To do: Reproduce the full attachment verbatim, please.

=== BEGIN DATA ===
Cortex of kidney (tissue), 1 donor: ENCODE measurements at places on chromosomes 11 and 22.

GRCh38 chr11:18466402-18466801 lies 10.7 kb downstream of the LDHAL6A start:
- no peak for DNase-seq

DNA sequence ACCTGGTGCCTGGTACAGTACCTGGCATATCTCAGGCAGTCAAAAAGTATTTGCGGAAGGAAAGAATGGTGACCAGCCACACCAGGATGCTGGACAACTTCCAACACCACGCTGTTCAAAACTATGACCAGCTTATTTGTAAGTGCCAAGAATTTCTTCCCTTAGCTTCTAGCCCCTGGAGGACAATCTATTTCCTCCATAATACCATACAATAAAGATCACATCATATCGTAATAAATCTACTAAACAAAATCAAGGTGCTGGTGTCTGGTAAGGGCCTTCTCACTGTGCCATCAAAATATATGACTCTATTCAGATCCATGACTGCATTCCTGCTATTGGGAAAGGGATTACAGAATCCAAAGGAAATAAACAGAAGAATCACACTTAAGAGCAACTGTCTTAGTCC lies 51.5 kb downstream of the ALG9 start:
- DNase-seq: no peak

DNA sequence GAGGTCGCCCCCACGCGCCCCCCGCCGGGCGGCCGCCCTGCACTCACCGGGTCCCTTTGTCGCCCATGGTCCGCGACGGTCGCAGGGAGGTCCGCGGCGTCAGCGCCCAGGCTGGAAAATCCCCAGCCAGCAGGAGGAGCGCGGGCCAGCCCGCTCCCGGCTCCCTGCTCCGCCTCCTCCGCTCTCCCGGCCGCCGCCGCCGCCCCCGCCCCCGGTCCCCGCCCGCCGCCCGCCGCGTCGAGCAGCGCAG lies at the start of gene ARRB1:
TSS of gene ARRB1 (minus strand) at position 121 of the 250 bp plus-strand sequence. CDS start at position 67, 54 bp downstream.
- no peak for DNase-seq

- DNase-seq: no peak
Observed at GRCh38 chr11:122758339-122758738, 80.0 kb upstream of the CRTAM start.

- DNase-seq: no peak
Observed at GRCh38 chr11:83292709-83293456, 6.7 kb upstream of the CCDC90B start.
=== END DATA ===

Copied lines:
Cortex of kidney (tissue), 1 donor: ENCODE measurements at places on chromosomes 11 and 22.

GRCh38 chr11:18466402-18466801 lies 10.7 kb downstream of the LDHAL6A start:
- no peak for DNase-seq

DNA sequence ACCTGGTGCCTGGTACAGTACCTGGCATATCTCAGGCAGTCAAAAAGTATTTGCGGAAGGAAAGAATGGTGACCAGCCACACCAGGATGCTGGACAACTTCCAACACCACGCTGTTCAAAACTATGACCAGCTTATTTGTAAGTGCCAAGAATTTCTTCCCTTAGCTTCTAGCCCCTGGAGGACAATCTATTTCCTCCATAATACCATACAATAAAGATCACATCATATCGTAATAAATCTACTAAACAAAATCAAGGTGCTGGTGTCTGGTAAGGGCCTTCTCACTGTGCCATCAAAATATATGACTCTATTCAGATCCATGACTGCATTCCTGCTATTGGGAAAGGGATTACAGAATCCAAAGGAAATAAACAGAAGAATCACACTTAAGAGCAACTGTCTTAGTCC lies 51.5 kb downstream of the ALG9 start:
- DNase-seq: no peak

DNA sequence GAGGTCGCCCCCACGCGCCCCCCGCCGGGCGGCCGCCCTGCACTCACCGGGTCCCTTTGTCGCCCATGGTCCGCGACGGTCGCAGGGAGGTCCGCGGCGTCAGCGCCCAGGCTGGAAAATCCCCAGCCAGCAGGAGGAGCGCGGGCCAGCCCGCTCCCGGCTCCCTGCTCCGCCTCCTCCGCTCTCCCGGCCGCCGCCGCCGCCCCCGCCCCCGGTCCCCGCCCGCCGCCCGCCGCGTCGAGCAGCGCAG lies at the start of gene ARRB1:
TSS of gene ARRB1 (minus strand) at position 121 of the 250 bp plus-strand sequence. CDS start at position 67, 54 bp downstream.
- no peak for DNase-seq

- DNase-seq: no peak
Observed at GRCh38 chr11:122758339-122758738, 80.0 kb upstream of the CRTAM start.

- DNase-seq: no peak
Observed at GRCh38 chr11:83292709-83293456, 6.7 kb upstream of the CCDC90B start.